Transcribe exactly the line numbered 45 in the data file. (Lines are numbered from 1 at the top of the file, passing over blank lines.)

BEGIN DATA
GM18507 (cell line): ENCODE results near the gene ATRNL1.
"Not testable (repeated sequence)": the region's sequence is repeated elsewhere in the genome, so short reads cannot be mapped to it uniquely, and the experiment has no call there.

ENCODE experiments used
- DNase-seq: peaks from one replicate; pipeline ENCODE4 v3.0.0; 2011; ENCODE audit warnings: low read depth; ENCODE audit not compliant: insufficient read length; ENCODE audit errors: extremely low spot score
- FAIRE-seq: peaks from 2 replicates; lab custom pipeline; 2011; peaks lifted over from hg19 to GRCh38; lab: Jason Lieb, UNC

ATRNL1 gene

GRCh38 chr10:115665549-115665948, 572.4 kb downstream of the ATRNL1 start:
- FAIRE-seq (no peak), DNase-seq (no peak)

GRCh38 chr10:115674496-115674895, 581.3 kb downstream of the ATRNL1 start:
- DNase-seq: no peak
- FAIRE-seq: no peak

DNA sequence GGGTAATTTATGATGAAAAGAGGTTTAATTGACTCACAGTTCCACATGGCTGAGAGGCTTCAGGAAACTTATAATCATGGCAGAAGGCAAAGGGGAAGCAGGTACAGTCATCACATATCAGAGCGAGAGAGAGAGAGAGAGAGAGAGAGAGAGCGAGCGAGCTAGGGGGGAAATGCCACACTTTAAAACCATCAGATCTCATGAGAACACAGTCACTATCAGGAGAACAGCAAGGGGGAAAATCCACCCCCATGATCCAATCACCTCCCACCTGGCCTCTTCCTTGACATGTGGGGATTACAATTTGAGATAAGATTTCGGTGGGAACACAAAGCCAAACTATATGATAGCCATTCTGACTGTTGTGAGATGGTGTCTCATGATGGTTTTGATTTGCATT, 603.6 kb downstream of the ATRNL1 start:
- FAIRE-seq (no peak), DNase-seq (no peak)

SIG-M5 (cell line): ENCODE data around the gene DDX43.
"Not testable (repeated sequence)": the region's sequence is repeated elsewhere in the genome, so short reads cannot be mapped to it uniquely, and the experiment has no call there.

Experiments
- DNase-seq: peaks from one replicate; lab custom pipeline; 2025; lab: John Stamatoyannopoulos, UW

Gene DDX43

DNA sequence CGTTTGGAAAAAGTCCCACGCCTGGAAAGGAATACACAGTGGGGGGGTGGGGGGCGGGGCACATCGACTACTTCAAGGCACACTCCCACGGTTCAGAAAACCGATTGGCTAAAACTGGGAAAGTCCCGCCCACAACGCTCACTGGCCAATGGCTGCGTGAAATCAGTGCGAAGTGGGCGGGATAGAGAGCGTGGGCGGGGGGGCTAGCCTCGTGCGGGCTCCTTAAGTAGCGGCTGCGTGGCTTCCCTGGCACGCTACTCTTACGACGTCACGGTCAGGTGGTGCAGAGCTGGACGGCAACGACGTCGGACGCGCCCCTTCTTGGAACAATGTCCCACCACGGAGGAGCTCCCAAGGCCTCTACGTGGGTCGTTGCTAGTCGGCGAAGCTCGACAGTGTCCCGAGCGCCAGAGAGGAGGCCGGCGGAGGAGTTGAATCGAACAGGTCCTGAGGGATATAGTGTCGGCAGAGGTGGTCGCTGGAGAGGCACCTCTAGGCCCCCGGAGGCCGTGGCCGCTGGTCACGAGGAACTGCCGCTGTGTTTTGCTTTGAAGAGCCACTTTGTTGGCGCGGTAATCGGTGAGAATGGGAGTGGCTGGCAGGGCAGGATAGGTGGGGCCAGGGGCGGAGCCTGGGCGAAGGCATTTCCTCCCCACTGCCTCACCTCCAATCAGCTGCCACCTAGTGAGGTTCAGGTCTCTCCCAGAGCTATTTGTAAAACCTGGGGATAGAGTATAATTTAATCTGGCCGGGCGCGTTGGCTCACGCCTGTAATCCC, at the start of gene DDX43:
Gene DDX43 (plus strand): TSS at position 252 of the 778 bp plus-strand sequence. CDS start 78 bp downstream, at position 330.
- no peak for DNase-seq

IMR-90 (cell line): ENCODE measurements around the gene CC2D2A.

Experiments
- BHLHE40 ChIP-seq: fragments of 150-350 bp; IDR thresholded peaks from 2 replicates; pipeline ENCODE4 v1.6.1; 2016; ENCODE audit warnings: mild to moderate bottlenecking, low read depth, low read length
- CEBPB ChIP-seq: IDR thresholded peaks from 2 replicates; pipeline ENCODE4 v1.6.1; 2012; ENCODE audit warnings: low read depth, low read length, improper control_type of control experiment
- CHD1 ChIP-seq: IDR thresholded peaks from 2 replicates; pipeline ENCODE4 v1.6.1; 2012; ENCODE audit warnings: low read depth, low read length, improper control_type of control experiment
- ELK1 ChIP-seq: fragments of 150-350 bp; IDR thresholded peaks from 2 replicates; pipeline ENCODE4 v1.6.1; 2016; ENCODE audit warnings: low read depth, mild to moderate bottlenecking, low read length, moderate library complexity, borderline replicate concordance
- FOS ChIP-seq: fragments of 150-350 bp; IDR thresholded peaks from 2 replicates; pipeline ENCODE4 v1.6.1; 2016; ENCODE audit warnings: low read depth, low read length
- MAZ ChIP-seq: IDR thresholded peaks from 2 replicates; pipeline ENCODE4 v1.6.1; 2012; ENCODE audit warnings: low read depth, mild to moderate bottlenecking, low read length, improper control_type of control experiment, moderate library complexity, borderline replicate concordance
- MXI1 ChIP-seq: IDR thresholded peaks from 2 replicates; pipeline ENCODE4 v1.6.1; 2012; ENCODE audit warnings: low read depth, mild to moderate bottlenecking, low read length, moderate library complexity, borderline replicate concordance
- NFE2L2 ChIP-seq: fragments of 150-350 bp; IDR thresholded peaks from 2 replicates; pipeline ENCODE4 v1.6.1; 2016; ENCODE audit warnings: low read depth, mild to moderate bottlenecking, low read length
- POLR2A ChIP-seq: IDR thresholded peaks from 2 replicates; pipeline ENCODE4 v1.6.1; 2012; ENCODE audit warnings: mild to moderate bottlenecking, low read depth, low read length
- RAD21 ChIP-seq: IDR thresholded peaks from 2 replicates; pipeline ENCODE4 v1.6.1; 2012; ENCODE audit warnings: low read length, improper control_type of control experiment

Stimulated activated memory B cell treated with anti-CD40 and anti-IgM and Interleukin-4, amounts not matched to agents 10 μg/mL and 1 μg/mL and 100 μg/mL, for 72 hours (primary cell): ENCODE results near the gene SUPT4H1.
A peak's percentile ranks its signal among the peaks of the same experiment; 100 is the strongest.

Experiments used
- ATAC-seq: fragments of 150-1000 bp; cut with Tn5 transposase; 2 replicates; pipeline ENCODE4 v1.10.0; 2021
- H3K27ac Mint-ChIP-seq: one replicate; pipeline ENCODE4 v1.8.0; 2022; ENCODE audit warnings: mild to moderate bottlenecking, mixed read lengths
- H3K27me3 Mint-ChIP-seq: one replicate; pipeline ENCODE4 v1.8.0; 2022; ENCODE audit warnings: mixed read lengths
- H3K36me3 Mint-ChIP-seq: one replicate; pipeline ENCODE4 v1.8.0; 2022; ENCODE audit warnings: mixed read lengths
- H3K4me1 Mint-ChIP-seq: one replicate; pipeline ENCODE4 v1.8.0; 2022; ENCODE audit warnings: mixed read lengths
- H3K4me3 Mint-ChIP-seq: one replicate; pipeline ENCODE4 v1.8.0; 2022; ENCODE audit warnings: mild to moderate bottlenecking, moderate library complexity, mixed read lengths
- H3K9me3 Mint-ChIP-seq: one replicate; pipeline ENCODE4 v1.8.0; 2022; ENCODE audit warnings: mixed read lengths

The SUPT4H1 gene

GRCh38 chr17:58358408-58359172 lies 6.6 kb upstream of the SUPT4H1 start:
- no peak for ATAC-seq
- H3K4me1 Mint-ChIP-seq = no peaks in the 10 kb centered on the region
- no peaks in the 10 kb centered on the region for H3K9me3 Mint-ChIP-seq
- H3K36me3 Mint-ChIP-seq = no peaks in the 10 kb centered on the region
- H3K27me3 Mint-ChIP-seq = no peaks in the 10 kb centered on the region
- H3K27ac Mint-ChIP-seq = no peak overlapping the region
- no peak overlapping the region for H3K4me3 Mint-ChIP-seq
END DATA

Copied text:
GRCh38 chr17:58358408-58359172 lies 6.6 kb upstream of the SUPT4H1 start: